"Everybody has their work cut out for them to make this work. But I think it's worth the time and effort to keep the jobs here in the city," said Burt Klein, president of PortionPac Chemical Corp., 400 N. Ashland. The company makes cleaning detergents.
For other critics, the problem with bus rapid transit isn't so much the idea as where the city intends to build it.
"No one disputes we need rapid transit for the bus routes, but I am not sold on this plan for Ashland," said Ald. George Cardenas, 12th, who has met with CTA and city transportation officials about the Ashland BRT proposal. "The proponents are just like salesmen. They are set on selling you that car. But you start digging and you hit rock, you find out it is not as good as you are being told it is."
Cardenas said a BRT route on Western is a better choice because more working-class neighborhoods would be served, he said.
City Hall originally selected but then delayed Western and settled on Ashland during the fallout from the parking meter privatization deal that was made during the Daley administration. There is more onstreet free parking on Ashland than on Western, according to an analysis by the CTA.
Under the 75-year parking meter lease, the city must reimburse the contractor, Chicago Parking Meters LLC, for parking revenue that is lost due to the removal of metered spaces, in this case because of the BRT street redesign.
"Even if it will cost more to run BRT on Western because of the parking meter scandal, we should spend the money," Cardenas said. "Ashland already connects some neighborhoods that have undergone gentrification to the downtown. This investment in transportation is needed more on Western Avenue, where the working-class communities are buffered — in North Lawndale, Little Village, Pilsen and Humboldt Park — where people who work at hotels and in the service industry downtown need better transit to get to their jobs."
The Ashland BRT corridor enjoys backing by civic and environmental groups, which see streets with fewer vehicles and more public transit riders as a way to promote a world-class image for Chicago. National boosters of BRT, including the Rockefeller Foundation, have also offered praise and seed money for preliminary design work.
Advocates also say an Ashland corridor would improve both bus and rail connections between the North and South sides, and they dismiss the idea of a big-time penalty on cars and trucks by pointing to a preliminary city traffic analysis that shows about one-third of drivers who currently use Ashland would avoid it. The problem is that other arterials are already congested during much of the day.
At least one organization that the CTA said is a supporter of BRT on Ashland told the Tribune it is actually on the fence.
"Our members include a lot of restaurants and other businesses along Ashland that are service-oriented. Better transit for their employees and customers is important,'' said Adrian Soto, executive director of the Eighteenth Street Development Corporation, which represents businesses in Pilsen and the Lower West Side. "But we also have warehouses and distributors that would be hurt by no left turns."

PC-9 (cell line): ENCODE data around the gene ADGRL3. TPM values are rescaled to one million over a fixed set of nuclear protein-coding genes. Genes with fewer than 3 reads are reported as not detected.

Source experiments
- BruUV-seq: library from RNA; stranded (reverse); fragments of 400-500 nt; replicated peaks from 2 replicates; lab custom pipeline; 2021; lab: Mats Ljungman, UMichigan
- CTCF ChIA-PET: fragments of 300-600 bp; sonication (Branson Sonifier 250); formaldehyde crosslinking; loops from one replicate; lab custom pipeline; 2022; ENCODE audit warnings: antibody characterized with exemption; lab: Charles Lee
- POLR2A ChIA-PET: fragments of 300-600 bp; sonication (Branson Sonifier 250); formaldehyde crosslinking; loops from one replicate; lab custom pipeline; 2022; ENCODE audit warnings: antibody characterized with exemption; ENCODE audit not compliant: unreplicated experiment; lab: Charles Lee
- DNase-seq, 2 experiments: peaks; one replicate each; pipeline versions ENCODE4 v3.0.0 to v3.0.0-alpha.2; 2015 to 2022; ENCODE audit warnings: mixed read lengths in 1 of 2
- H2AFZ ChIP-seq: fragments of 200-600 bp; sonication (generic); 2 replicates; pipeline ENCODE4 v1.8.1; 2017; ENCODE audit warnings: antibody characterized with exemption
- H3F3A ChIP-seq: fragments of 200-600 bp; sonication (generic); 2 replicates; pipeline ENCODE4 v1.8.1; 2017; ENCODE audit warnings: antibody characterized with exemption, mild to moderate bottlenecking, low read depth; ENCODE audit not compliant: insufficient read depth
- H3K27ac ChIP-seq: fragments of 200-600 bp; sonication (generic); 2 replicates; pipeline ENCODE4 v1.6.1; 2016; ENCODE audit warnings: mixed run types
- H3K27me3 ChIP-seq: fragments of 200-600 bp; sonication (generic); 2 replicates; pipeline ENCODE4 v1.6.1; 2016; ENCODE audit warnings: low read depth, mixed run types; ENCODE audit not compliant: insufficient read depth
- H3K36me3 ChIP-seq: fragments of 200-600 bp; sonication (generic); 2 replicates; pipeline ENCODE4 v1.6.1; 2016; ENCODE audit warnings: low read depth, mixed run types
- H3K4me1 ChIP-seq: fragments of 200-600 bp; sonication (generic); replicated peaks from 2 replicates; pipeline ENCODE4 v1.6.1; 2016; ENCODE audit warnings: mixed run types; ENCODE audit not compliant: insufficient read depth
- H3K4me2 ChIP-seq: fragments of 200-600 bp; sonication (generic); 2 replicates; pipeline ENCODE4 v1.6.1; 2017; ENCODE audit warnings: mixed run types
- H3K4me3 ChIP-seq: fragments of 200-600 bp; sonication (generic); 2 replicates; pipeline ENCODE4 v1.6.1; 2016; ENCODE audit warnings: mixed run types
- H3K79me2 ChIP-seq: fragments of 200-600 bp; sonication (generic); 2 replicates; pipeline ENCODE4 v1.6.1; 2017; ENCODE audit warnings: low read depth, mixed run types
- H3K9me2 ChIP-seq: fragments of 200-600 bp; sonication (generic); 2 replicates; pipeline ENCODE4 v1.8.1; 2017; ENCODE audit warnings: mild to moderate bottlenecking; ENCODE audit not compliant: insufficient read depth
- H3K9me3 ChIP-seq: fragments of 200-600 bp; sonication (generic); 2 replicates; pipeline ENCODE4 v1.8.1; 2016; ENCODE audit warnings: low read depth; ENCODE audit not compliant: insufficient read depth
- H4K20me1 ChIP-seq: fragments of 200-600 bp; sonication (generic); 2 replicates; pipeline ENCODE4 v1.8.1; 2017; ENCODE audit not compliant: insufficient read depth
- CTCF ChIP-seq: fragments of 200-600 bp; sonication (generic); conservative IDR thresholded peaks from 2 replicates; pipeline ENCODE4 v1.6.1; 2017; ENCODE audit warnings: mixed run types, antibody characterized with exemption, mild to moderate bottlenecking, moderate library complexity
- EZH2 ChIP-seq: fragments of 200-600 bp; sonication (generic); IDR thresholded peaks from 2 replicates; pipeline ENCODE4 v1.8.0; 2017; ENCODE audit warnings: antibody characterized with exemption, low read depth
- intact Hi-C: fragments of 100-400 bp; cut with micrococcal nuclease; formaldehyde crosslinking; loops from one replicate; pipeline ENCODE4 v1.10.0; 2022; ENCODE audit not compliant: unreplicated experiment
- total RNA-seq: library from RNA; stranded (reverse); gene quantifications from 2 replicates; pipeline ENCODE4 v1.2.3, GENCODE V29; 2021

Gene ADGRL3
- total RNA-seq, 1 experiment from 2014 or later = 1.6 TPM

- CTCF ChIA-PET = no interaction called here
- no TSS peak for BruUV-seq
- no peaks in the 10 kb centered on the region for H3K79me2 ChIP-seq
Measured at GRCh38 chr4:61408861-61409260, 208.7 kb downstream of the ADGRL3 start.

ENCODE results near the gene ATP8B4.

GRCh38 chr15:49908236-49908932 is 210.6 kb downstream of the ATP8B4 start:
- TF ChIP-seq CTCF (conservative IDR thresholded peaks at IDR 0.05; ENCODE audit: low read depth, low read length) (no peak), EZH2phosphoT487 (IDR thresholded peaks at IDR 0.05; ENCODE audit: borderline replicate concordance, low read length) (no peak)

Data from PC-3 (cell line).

The features of the Ashland BRT design roughly represent how BRT works in other cities, such as Cleveland and Mexico City. But the CTA and CDOT's limited record in deploying bus rapid transit has already hit some road bumps.
Last year, a scaled-back version of bus rapid transit was introduced on Jeffery Boulevard on the South Side. The J14 Jeffery Jump service is still operating without two key components that were supposed to be installed earlier this year — bypass lanes at intersections and a traffic signal priority system, similar to what would be on Ashland, to allow buses to get a jump ahead of other traffic.
"There were many technical details that needed to be worked out," CDOT spokesman Pete Scales said. He said the traffic signal priority communications equipment is being installed on Jeffery and will be tested over the next few weeks, with implementation to start sometime this fall.
A milestone on the Ashland project is expected to be reached in October with the completion of an environmental assessment. Then the CTA and CDOT will open an official public comment period to receive feedback on the plan, said Joe Iacobucci, CTA manager of strategic planning and policy.
"We have seen a lot of questions about the project and how it will work," Iacobucci said. "But there has also been a lot of support.''
And last, though certainly not least, money is a big question. The city hasn't yet secured federal money, which would represent 80 percent of the project's funding, for construction and new buses. City officials are aiming to be ready to launch in late 2015 or early 2016 — if funding is available, Iacobucci said.
Complicating things further, the $160 million price tag, or $10 million a mile, is a preliminary estimate that doesn't include the cost of improvements to cross streets. City officials said it is too early in the design process to anticipate what the exact needs will be or how much they will cost.
But critics say all that uncertainty doesn't warrant a timetable of having the corridor up and running within three years and that, in turn, should invite a deeper conversation with the public.
"Community groups should be part of the design concept and have a definitive say," Waguespack said. "If (the CTA and CDOT) are just paying lip service to them, instead of providing substantive answers to each of the concerns, that is not helping anyone."